In a White House ‘Background Press Call by Senior Administration Officials on the Fight Against Corruption’, a Biden administration official admitted that the CIA and other parts of the U.S. intelligence apparatus were involved in assisting the “War on Corruption” which jailed former president Luiz Inacio Lula da Silva and elected Jair Bolsonaro.

In July 2017, Acting Assistant Attorney General Kenneth A. Blanco gave a speech at NATO think tank the Atlantic Council in which he bragged of the Justice Department’s informal involvement in Brazilian anti-corruption operation Lava Jato and its prosecution of former president Lula. FBI personnel involved later boasted that it had “toppled presidents“. Lava Jato prosecutor Deltan Dellagnol described Lula’s 2018 arrest which kept him out of the election he was on course to win, as “a gift from the CIA“. The judge who prosecuted Lula, Sergio Moro, became Bolsonaro’s Justice Minister, and both made an unprecedented visit to CIA headquarters in Langley within months of taking office, whilst the DOJ rewarded the Lava Jato task-force with a $682 million dollar kickback. Lava Jato’s origins can be traced back to 2008/09, where Moro and a blueprint for an operation of its type appear in State Department cables.

Moro is now under investigation for 7 counts of judicial bias, in working to help oust president Dilma Rousseff, jail candidate Lula da Silva, and elect his opponent Bolsonaro, with the assistance of the U.S. government.

The role of anti-corruption as U.S. foreign policy tool in Latin America has expanded gradually since the 1990s, and has continued through successive Democrat and Republican administrations. Lava Jato was central to the ouster of president Dilma Rousseff, and pivotal to the election of Jair Bolsonaro, which were both undeniably advantageous to the United States government and business/banking sector, which is represented in Latin America by lobby and think tank Council of the Americas.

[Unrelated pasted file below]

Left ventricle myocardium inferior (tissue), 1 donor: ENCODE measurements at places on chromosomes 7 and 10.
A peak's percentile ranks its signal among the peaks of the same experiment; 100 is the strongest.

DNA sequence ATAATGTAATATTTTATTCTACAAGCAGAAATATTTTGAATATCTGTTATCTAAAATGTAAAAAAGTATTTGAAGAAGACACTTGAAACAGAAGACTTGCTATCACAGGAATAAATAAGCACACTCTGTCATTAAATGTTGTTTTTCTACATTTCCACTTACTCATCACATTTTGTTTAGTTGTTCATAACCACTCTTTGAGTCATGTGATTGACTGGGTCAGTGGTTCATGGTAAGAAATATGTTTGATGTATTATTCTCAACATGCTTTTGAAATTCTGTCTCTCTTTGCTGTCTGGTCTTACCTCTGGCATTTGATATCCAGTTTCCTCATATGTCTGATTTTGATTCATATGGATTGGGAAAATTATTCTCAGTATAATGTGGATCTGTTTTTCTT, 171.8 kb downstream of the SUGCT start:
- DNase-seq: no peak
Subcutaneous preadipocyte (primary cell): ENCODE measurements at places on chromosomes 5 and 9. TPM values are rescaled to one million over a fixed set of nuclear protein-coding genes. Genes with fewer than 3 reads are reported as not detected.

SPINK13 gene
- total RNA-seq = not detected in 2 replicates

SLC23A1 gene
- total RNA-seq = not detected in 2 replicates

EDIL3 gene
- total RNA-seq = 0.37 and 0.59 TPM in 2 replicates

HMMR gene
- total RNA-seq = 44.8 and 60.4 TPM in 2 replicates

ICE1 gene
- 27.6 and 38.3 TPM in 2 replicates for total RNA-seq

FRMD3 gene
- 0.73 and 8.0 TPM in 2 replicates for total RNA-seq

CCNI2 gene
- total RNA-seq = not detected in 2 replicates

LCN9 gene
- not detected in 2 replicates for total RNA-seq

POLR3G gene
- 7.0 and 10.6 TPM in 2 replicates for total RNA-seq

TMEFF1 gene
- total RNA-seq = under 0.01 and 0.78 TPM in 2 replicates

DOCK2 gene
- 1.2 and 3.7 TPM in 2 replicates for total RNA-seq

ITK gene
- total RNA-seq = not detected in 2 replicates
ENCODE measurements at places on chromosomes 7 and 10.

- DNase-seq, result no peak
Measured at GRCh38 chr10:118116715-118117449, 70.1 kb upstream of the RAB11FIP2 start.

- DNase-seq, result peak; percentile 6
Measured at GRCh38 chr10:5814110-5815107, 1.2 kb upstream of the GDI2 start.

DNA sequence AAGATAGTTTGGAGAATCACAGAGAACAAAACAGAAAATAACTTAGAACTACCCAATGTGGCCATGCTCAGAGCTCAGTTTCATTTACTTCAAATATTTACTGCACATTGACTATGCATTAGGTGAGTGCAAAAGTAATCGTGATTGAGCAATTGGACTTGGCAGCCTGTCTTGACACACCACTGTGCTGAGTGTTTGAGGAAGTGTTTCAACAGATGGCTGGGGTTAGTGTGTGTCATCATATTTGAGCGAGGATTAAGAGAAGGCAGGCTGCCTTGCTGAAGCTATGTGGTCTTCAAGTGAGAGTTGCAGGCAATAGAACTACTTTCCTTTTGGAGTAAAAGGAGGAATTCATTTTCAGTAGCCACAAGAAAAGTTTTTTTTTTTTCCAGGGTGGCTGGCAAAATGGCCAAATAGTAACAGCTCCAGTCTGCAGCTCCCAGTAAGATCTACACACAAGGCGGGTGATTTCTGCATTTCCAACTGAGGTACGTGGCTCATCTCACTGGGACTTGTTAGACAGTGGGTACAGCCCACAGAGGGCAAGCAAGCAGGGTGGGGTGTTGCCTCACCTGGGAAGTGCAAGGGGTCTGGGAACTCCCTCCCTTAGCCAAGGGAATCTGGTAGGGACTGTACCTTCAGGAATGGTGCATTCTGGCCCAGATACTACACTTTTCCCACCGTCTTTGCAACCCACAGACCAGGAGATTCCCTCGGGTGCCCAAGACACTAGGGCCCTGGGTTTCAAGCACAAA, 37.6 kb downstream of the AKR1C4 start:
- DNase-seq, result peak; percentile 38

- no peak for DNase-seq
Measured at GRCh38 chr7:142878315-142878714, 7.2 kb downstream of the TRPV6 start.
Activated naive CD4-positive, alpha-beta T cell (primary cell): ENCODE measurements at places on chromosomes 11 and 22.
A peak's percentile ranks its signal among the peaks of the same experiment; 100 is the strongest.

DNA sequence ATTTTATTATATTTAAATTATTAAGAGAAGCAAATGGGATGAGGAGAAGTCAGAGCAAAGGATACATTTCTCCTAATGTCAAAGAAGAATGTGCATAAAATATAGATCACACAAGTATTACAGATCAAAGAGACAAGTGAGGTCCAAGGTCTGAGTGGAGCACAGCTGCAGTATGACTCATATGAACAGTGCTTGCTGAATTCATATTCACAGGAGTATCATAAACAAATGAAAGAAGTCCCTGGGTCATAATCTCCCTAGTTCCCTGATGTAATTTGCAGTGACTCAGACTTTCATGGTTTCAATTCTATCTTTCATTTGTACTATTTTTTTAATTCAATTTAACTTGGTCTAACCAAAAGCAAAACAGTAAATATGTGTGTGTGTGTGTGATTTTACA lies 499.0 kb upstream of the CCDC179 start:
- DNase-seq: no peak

The June 3 press call was to mark a new national security study memorandum or NSSM on “Establishing the fight against corruption as a core U.S. national security interest“, which is being renewed under the Biden administration, and held by unnamed “senior administration officials”.

June 3, 2021
Brasil Wire

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Bolivian Ex-Minister of Defense Plotted a Second Coup Using U.S. Mercenaries

Leaked phone recordings and emails reveal a top official was prepared to use foreign troops to block Bolivia’s left-wing MAS party from returning to power.

The aim of the mercenary recruitment was to forcibly block Luis Arce from taking up the presidency for Movimiento al Socialismo, or MAS, the party of former Bolivian President Evo Morales. The plot continued even though Arce, a protégé of Morales, trounced a crowded field, winning 55 percent of first-round votes and eliminating the need for a runoff election.

In one of the leaked recordings, a person identified as the Bolivian minister of defense said he was “working to avoid the annihilation of my country.” The armed forces and the people needed to “rise up,” he added, “and block an Arce administration. … The next 72 hours are crucial.”

Disagreements between ministers and divisions within the armed forces, strained under the weight of Arce’s convincing victory on October 18, 2020, appear to have undermined the plan. It was never executed, and several top officials of the outgoing government have either fled Bolivia or been arrested on separate charges linked to corruption and their alleged role in the 2019 coup.

Several of the plotters discussed flying hundreds of foreign mercenaries into Bolivia from a U.S. military base outside Miami. These would join forces with elite Bolivian military units, renegade police squadrons, and vigilante mobs in a desperate bid to keep the country’s largest political movement from returning to power.

The phone calls, along with leaked emails discussing a mass deployment of hired guns to coincide with the elections, reveal how Bolivia could have seen fresh bloodshed late last year.

Two U.S. military sources confirmed that the Special Operations commands that they work for had gotten wind of the Bolivia coup plot. But nothing ever came of it, they told The Intercept. One special ops source added, “No one really took them seriously as far as I know.”